By Richard Knox
The clock is ticking on the future of the New Hampshire Music Festival.
A far-flung group of professional musicians who have played in the summer festival for years is aiming to raise at least $150,000 in the next few weeks to prevent the 70-year-old institution from going under.
The Music Festival has been an important part of cultural life in the Lakes Region for decades, offering classical music in concert halls and churches, on mountain tops and wooded glens, and even on barges floating in Squam Lake. But a January 27 announcement from the organization seemed to be a death knell for that tradition.
In an email to supporters, the board said there will be no 2023 season and the board “with great regret voted to close the Festival.” The average cost of a season in recent years has been about $650,000.
However, in the last year the organization’s debts ballooned to a level that left “no funds available to even contemplate planning for the future,” the board said. It blamed the situation on a 44 percent, pandemic-related decline in attendance and a 50 percent drop in donations.
Another factor, the board said, is the “rapidly escalating cost” of performance space and housing at Plymouth State University. The university has raised fees significantly over the past 10 years, from around $60,000 a year to $160,000, according to Festival officials.
“It was difficult to fathom the reasons of the university officials,” said Joel Johnson, who directed the Festival chorus from 1963 to 2013. PSU officials did not return calls seeking comment.
Management missteps also contributed to the crisis, according to insiders.
A substantial infusion of pandemic relief funds wasn’t enough to offset all the negatives.
Several dozen veteran players in the Festival orchestra and chamber groups, calling themselves the musicians’ “collective,” recently took over Festival management. They’ve planned a shortened, three-week season for July 10 through 28.
They put forward a varied offering of classical and contemporary music that includes two weeks of chamber orchestra concerts and a final week with full orchestra.
Paul Polivnick, the Festival’s esteemed music director until he retired last season, says he’s willing to return to conduct this summer – for free if necessary. “Money should not be any kind of consideration,” Polivnick said in an interview. “I’ll be there no matter what.”
Two anonymous donors have come forward to cover outstanding debt from the 2022 season. But to pull off this summer’s season the musicians must raise a substantial sum in a hurry.
Deadlines loom. Musicians must reserve the dates and sign contracts, a process usually completed in March. Venues must be arranged; the musicians say Plymouth State University has told them the Silver Center for the Arts, usually the principal venue for festival orchestra concerts, will be available. Housing for dozens of musicians and their families must be arranged – if not at PSU then in supporters’ homes.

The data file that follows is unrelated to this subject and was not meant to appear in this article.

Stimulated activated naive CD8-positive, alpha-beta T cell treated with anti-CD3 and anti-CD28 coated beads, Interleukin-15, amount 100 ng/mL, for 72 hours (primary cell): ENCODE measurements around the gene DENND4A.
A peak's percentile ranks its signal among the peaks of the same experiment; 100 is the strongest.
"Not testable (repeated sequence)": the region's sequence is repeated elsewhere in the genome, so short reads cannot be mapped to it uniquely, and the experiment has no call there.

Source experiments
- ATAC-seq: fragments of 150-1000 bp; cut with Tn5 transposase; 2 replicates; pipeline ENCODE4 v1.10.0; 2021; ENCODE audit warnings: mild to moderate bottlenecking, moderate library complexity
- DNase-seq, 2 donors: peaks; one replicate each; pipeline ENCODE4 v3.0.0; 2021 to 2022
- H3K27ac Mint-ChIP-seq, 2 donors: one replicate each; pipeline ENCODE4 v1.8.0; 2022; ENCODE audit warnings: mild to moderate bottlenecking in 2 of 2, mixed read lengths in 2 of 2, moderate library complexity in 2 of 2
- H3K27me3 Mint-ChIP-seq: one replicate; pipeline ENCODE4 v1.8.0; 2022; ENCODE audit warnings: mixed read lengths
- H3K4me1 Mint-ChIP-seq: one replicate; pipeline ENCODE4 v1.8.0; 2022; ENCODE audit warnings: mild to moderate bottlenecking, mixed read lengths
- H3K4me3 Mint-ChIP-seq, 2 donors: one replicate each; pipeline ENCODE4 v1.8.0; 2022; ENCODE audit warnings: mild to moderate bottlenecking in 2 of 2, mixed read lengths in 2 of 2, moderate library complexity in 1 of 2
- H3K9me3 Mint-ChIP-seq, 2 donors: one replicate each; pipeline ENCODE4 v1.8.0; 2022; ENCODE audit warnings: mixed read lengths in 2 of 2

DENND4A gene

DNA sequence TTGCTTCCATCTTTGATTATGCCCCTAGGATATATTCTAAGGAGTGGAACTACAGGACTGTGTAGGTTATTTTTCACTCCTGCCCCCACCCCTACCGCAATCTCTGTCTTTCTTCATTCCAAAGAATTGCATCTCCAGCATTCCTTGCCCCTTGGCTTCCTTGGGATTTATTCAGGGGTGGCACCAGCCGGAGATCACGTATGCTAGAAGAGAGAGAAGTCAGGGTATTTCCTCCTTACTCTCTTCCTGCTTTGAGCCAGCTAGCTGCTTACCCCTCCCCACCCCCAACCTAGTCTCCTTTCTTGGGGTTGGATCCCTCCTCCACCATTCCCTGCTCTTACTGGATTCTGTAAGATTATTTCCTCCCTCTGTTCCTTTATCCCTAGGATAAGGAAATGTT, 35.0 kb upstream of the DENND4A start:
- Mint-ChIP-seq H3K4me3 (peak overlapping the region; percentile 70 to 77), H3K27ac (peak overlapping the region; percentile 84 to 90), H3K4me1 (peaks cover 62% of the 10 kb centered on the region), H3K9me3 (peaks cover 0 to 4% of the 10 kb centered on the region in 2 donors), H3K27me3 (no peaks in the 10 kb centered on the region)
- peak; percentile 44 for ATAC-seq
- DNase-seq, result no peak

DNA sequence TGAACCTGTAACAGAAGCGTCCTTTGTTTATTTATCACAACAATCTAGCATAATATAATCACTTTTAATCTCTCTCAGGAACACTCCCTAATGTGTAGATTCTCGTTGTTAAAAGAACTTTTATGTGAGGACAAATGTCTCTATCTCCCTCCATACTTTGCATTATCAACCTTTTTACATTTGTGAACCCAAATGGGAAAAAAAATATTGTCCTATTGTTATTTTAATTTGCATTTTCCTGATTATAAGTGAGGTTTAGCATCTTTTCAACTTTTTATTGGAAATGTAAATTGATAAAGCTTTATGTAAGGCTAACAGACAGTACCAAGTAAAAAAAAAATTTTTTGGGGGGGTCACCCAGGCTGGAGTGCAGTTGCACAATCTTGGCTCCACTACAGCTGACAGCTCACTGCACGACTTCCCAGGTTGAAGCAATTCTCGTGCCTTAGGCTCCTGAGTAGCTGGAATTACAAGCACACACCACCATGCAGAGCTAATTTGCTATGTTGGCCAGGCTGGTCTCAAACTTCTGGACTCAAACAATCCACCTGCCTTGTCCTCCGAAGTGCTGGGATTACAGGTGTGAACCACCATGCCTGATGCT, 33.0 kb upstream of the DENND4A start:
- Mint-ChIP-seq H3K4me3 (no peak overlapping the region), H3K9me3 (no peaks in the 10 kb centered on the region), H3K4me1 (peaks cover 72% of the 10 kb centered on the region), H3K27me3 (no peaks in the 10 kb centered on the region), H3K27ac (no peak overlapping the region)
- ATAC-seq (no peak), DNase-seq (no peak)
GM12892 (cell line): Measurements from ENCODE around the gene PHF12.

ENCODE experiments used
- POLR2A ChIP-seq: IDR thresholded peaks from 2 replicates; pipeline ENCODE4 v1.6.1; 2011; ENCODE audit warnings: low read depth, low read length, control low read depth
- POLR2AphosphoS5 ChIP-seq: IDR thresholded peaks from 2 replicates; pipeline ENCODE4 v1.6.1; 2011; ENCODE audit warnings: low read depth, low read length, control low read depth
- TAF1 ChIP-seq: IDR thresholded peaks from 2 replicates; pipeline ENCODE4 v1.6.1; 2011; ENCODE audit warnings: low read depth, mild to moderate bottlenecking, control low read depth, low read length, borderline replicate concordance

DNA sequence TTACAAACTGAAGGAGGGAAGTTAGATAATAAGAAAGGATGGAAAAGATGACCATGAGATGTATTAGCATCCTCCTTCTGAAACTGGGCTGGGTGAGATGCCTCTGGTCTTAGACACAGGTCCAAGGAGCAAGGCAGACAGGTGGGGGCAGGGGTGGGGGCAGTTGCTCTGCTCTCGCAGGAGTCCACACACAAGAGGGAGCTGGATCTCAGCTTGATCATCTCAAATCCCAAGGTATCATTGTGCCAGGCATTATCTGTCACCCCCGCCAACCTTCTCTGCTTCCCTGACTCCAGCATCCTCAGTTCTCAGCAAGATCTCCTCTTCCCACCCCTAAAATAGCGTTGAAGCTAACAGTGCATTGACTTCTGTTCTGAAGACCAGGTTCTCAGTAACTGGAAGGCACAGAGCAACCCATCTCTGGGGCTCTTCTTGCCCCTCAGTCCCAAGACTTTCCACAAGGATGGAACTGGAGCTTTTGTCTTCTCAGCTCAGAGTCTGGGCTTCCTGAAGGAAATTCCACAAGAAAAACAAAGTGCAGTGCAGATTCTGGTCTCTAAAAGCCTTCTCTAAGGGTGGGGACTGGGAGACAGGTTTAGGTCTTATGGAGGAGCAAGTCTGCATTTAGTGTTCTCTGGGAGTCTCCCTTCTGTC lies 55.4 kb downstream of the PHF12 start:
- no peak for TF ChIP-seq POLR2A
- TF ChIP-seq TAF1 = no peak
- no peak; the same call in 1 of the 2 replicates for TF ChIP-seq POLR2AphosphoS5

The musicians have set an ambitious $200,000 fund-raising target, but if housing can be arranged outside PSU dormitories, the traditional arrangement, the needed amount may be substantially smaller.
Joe Higgins, a bass player who is co-chair of the musicians’ group, says they’ve raised tens of thousands of dollars. But even if the needed amount is $150,000, raising the remainder in the next few weeks is a daunting goal.
Higgins says the hope is to garner enough donations of $500 to $1,000 “so that when we go after much bigger donations we can say, ‘This is something ongoing you can be part of, it’s not just to bail us out.’ That’s a more positive and satisfying thing.”
The Festival’s dire financial position came as a surprise to the musicians and even to Polivnick and some board members.
This is not the first time the Music Festival has been on the brink of death. It faced funding and management crises in 1967 and again in 2009. “It rose from the ashes because of the community,” Polivnick said. “Its public has always stepped up.”
The next few weeks will tell whether the planned season, or something scaled back from that, will be possible.
Meanwhile, there’s been some turmoil within the Festival’s board. Last week [EDITORS: Thursday 3/16] three of the panel’s nine members resigned, in part over differences in the Festival’s current direction, communications and accountability.
Board chairman Phil Boulter of Moultonborough said in an interview that the resignations would have no impact on the Festival’s ability to mount a season this summer. He said the exact shape of that program – how big the orchestras will be and what they’ll perform – will depend on the strength of fund-raising.
“It’s a go,” Boulter said. “The musicians have raised enough money now to do some concerts. It’s looking better than I would have expected.” He said new board members will be brought on, some from the musicians’ group.
Insiders say it’s crucial to demonstrate that the Festival is viable this summer.
“You’ve got to get some combination of people talking about the future beyond 2023,” said Deborah Leonard Kosits, who was executive director of the Festival between 2013 and 2018. “They’ve got to have an artistic vision. I’m confident if people see how creative the musicians and board are being and what the future looks like, it will be worthy of investment.”
The Musicians of the NH Music Festival are at NHMFMusicians.org.
Richard Knox is a freelance journalist who writes frequently about the arts in New Hampshire. He has been a regular in the NH Music Festival Chorus. He lives in Sandwich.